The Dahcotahs returned with the scalps to their villages, and as they entered triumphantly, they were greeted with shouts of applause. The scalps were divided among the villages, and joyful preparations were made to celebrate the scalp-dance. The scalps were stretched upon hoops, and covered with vermilion, ornamented with feathers, ribbons and trinkets. On the women’s scalps were hung a comb, or a pair of scissors, and for months did the Dahcotah women dance around them. The men wore mourning for their enemies, as is the custom among the Dahcotahs. When the dancing was done, the scalps were buried with the deceased relatives of the Sioux who took them.

And this is Indian, but what is Christian warfare? The wife of the hero lives to realize her wretchedness; the honors paid by his countrymen are a poor recompense for the loss of his love and protection. The life of the child too, is safe, but who will lead him in the paths of virtue, when his mother has gone down to the grave.

Let us not hear of civilized warfare! It is all the work of the spirits of evil. God did not make man to slay his brother, and the savage alone can present an excuse. The Dahcotah dreams not that it is wrong to resent an injury to the death; but the Christian knows that God has said, Vengeance is mine!

The Track-maker had added to his fame. He had taken many scalps, and the Dahcotah maidens welcomed him as a hero as one who would no longer refuse to acknowledge the power of their charms. They asked him eagerly of the fight whom he had killed first but they derived but little satisfaction from his replies. They found he resisted their advances, and they left him to his gloomy thoughts.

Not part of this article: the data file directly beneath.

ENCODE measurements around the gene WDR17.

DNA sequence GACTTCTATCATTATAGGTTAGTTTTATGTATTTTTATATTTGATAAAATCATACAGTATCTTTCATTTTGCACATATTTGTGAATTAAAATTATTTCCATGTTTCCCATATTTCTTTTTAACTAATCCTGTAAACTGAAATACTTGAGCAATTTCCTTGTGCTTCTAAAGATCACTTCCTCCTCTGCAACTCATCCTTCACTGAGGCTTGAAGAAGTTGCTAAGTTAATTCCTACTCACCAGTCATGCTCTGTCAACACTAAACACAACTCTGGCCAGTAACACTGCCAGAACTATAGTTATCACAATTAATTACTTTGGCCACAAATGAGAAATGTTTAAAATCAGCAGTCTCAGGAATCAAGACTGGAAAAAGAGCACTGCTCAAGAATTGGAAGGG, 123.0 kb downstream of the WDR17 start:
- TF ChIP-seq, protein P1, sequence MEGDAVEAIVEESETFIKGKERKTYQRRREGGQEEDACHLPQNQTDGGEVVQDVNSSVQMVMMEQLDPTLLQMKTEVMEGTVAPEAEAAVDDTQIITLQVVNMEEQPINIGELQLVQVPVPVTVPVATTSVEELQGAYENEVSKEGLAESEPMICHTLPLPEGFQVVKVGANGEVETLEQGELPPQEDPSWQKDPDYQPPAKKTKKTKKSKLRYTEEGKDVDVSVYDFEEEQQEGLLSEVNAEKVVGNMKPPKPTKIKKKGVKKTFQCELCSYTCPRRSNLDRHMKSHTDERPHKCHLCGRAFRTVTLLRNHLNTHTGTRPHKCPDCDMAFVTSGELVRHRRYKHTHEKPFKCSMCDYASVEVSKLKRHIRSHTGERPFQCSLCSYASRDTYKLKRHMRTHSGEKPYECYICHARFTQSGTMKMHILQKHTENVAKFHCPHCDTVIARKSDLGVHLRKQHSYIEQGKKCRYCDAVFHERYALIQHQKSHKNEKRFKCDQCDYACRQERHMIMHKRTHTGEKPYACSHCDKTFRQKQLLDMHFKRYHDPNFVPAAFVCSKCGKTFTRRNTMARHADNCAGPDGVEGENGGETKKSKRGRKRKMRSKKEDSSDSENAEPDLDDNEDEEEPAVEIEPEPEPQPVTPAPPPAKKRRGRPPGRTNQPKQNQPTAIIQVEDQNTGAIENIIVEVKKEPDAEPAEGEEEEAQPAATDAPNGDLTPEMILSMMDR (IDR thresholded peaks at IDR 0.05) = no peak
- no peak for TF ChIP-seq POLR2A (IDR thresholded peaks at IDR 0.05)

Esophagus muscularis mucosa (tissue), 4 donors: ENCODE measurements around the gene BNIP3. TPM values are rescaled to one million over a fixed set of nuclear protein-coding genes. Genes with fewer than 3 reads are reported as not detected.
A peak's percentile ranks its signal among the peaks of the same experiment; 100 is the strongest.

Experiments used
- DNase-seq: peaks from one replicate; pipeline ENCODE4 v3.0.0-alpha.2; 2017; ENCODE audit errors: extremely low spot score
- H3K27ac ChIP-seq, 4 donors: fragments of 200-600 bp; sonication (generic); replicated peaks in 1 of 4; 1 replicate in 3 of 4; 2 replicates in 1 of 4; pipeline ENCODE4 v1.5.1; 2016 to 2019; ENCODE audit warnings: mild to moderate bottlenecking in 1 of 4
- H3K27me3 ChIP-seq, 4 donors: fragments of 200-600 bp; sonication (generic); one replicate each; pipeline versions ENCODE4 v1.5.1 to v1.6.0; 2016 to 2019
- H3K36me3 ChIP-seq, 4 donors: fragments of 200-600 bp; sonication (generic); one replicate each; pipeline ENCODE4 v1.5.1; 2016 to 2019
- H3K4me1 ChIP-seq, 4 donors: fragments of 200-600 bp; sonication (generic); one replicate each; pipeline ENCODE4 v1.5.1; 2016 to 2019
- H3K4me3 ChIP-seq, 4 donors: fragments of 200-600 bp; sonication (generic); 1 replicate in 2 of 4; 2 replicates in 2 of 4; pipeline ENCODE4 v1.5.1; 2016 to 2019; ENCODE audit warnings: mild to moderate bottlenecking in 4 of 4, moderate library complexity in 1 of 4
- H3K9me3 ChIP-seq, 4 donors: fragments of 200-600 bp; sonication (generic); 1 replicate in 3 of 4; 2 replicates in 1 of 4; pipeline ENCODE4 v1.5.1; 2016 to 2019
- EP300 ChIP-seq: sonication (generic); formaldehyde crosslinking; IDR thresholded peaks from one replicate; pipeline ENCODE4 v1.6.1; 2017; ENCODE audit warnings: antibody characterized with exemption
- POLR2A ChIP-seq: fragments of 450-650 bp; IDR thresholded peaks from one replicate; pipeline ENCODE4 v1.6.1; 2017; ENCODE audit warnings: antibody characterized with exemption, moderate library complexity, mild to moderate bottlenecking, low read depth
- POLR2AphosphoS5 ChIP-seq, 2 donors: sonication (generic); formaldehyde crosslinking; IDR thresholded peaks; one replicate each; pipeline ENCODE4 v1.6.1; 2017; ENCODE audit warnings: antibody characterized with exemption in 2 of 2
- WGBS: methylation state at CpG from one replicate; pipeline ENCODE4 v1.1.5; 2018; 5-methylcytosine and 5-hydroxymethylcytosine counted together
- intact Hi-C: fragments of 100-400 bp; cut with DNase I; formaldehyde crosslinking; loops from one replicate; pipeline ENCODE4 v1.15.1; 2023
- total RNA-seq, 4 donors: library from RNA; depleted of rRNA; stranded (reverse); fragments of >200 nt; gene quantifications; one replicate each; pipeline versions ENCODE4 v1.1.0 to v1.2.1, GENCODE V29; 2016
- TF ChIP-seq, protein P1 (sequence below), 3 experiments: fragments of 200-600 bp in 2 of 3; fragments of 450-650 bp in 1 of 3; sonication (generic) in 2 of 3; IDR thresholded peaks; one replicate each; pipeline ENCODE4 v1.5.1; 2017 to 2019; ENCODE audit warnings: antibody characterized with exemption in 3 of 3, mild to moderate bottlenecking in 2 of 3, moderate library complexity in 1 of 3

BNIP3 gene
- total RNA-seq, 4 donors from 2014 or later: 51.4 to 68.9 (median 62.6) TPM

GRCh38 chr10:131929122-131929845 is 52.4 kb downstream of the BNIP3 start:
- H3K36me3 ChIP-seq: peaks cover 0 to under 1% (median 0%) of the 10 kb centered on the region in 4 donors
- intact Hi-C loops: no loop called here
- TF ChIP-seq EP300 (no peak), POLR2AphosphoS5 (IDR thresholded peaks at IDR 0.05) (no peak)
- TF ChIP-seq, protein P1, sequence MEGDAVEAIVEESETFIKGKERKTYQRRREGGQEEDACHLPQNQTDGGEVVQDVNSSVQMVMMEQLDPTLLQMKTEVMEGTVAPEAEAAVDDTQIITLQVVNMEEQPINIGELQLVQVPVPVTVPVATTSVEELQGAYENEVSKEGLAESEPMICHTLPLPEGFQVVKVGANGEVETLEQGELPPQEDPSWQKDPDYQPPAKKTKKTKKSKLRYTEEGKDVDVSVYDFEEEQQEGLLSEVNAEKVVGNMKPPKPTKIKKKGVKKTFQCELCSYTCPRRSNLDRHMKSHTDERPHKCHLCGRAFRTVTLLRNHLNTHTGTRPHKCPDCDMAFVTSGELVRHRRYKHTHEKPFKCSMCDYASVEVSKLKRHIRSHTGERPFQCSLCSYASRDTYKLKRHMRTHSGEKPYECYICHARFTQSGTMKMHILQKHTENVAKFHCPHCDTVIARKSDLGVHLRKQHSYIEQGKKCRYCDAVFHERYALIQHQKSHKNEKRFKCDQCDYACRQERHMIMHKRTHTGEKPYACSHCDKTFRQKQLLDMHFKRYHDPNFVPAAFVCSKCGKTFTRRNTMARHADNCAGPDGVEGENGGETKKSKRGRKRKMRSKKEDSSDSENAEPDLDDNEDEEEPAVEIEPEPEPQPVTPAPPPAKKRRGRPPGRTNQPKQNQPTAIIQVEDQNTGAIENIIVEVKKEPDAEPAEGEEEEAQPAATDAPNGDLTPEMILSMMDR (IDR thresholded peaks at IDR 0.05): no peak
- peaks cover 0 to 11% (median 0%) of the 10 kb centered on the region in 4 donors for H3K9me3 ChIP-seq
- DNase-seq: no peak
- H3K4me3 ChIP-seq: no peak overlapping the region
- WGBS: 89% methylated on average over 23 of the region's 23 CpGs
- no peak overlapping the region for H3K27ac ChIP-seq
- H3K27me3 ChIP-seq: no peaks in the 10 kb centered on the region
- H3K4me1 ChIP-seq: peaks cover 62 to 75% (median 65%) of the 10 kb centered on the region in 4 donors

Every scene he looked upon added to his grief. Memory clung to him, recalling every word and look of Flying Shadow. But, that last look, could he ever forget it?

He tried to console himself with the thoughts of his triumph. Alas! Her smile was sweeter than the recollection of revenge. He had waded in the blood of his enemies; he had trampled upon the hearts of the men he hated; but he had broken the heart of the only woman he had ever loved.

In the silence of the night her death-cry sounded in his ear; and he would start as if to flee from the sound. In his dreams he saw again that trustful face, that look of appeal and then the face of stone, when she saw that she had appealed in vain.

He followed the chase, but there he could not forget the battle scene. “Save me! save me!” forever whispered every forest leaf, or every flowing wave. Often did he hear her calling him, and he would stay his steps as if he hoped to meet her smile.

The medicine men offered to cure his disease; but he knew that it was beyond their art, and he cared not how soon death came, nor in what form.

He met the fate he sought. A war party was formed among the Dahcotahs to seek more scalps, more revenge. But the Track-maker was weary of glory.

He went with the party, and never returned. Like her , he died in battle; but the death that she sought to avert, was a welcome messenger to him. He felt that in the grave all would be forgotten.

 

Footnotes

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  1. The Dahcotahs believe, or many of them believe, that each body has four souls. One wanders about the earth and requires food; a second watches over the body; the third hovers round its native village, while the fourth goes to the land of spirits.
  2. When a Dahcotah touches an enemy with his spear, he is privileged to wear a feather of honor, as if he had taken a scalp.


MLA Source Citation:

Eastman, Mary H. Dahcotah, Or Life and Legends of the Sioux around Ft. Snelling. New York: John Wiley. 1849. AccessGenealogy.com. Web. 21 September 2014. http://www.accessgenealogy.com/native/oye-kar-mani-vim-the-track-maker.htm - Last updated on May 27th, 2013